A first-in-class drug recently granted accelerated approval by the U.S. Food and Drug Administration (FDA) for adult patients with heavily pretreated multiple myeloma has been the subject of study at Moffitt Cancer Center for years. Now, selinexor (XPOVIO, Karyopharm Therapeutics) used in combination with the corticosteroid dexamethasone will offer another option for patients with multiple myeloma who have exhausted the most common therapies for the disease.
Unlike other cancer drugs, selinexor works as a selective inhibitor of nuclear export (SINE). SINE drugs gain access to cells and target the mechanisms that move molecules out of the cell nucleus. Specifically, SINE targets XPO1, a molecule that chaperones the nuclear export of more than 250 proteins. Among those exported by XPO1 are the tumor suppressor proteins (TSP), which suppress tumor growth. When selinexor is present, TSP accumulates in the cell nucleus, leading to cell death.
Moffitt researchers led by Associate Center Director of Clinical Science Daniel Sullivan, M.D. have been investigating the nuclear export of proteins in cancer cells for more than 12 years, and working with Karyopharm to investigate SINE agents for the past seven years. Using multiple myeloma cell lines and patient bone marrow aspirates, they helped to define how SINE molecules reduced cancer cell viability and induced cell death. They also demonstrated how SINE molecules used alone or in conjunction with chemotherapeutics could overcome acquired drug resistance in multiple myeloma.
“Specifically, we have found that selinexor synergistically interacts with doxorubicin, proteasome inhibitors, and melphalan—all drugs used in the treatment of multiple myeloma,” said Sullivan. These pre-clinical findings from Sullivan’s laboratory are the basis for two ongoing trials at Moffitt in multiple myeloma: a trial using selinexor in combination with doxorubicin and dexamethasone led by Rachid Baz, M.D., and one using selinexor plus high-dose melphalan led by Taiga Nishihori, M.D.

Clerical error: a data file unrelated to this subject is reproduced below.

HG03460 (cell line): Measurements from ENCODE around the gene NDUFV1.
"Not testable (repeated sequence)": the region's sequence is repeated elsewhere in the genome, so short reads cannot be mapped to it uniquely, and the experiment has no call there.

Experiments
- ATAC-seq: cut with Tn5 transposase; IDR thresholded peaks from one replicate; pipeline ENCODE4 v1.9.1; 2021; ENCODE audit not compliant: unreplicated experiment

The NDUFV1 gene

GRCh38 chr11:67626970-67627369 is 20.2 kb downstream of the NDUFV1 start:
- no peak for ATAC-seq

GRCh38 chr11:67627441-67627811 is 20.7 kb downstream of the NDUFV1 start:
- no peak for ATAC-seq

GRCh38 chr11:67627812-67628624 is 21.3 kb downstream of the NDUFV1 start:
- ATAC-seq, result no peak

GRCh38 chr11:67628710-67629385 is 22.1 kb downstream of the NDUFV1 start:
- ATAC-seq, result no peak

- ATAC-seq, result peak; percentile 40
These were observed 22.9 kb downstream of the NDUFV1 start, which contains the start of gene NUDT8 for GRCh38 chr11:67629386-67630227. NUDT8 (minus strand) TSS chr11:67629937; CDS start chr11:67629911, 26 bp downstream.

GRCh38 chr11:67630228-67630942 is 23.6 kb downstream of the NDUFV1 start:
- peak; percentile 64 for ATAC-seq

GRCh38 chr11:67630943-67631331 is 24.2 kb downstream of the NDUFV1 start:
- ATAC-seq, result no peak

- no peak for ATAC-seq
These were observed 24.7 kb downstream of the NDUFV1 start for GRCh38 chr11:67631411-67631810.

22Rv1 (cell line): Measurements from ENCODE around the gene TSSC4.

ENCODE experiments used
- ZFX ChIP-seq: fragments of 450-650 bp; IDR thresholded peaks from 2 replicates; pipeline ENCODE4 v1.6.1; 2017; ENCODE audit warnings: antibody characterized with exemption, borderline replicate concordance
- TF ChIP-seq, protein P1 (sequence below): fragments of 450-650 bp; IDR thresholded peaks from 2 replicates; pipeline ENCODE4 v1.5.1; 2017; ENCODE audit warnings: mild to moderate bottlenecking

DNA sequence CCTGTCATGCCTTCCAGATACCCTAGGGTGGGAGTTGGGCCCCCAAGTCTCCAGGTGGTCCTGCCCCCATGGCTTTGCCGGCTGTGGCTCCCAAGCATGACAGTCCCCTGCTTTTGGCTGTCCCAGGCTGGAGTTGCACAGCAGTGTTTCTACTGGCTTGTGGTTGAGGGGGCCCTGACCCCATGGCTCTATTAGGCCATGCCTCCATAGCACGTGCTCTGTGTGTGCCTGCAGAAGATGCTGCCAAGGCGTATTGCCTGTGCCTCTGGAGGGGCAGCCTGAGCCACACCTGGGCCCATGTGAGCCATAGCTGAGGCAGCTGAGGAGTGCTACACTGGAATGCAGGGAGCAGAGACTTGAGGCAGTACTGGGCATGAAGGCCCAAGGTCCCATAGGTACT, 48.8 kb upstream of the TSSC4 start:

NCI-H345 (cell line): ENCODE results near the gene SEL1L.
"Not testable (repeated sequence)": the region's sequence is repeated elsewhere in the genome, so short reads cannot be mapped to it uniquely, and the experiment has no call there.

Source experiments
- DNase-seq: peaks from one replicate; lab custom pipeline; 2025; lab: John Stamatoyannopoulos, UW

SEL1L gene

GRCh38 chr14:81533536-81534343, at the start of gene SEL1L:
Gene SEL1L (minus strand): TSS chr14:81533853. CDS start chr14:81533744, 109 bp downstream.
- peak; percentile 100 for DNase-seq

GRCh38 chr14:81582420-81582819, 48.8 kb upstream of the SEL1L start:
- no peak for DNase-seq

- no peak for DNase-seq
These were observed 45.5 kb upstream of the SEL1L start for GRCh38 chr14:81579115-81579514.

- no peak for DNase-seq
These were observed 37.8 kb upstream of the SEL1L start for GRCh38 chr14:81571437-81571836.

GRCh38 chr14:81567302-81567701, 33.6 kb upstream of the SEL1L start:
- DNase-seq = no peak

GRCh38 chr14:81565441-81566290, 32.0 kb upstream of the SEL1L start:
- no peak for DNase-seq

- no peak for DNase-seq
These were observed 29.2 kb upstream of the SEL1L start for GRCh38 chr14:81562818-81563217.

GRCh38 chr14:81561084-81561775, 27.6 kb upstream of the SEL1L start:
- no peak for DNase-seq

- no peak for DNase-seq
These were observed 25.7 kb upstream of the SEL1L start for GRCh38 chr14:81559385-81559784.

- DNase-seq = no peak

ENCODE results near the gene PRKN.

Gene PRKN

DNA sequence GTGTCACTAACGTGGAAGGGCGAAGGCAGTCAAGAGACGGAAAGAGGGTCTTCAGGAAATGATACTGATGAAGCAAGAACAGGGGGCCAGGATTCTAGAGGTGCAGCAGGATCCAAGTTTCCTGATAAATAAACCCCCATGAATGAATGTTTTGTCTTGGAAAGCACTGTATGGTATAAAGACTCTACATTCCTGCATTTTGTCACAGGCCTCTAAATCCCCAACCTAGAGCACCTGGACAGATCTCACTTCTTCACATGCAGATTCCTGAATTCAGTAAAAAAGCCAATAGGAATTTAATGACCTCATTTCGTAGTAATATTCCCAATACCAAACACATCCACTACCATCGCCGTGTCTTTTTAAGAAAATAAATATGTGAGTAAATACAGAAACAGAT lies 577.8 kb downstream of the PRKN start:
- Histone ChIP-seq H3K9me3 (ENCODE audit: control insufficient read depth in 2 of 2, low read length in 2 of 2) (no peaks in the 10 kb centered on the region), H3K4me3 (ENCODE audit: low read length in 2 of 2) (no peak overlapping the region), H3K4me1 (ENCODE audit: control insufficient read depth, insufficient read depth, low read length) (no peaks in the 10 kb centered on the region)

Moffitt was part of the multicenter STORM trial that led to selinexor’s accelerated FDA approval. Baz, myeloma section head and director of clinical research in the Department of Malignant Hematology at Moffitt, co-authored the STORM study published in the Journal of Clinical Oncology in March 2018. The phase 2 trial evaluated efficacy of oral selinexor along with the corticosteroid dexamethasone in patients whose multiple myeloma was refractory to at least two proteasome inhibitors, at least two immunomodulatory agents, and an anti-CD38 monoclonal antibody.
Analysis of a pre-specified subgroup of 83 patients whose disease was refractory to bortezomib, carfilzomib, lenalidomide, pomalidomide and daratumumab yielded an overall response rate of 25.3%. Median time to first response was 4 weeks, and median duration of response was 2.8 months.
“Selinexor, with a novel mechanism of action, represents another treatment option for patients with multiple myeloma,” said Baz. “While the response rate in patients with advanced myeloma is modest, ongoing studies which are evaluating its role in combinations with other agents are promising.”
Multiple myeloma (MM) is a cancer in plasma cells, a type of white blood cell that plays a key role in fighting infections. When plasma cells become cancerous and grow uncontrolled in the bone marrow, they interfere with normal blood production which can lead to anemia and increased infections. The plasma cells’ unchecked growth may also result in multiple bone lesions that increase the risks of fracture. Multiple myeloma is the second most common blood cancer in the United States. The National Cancer Institute estimates 32,000 new cases will be diagnosed nationwide in 2019, with nearly 13,000 deaths due to MM anticipated this year.
Though MM patients can live years with their disease held in check by several anti-myeloma agents, almost all patients eventually will develop disease that is resistant to the most commonly used drugs. The prognosis for relapsed or refractory multiple myeloma (RRMM) is poor, highlighting the need for new therapeutic agents such as selinexor.
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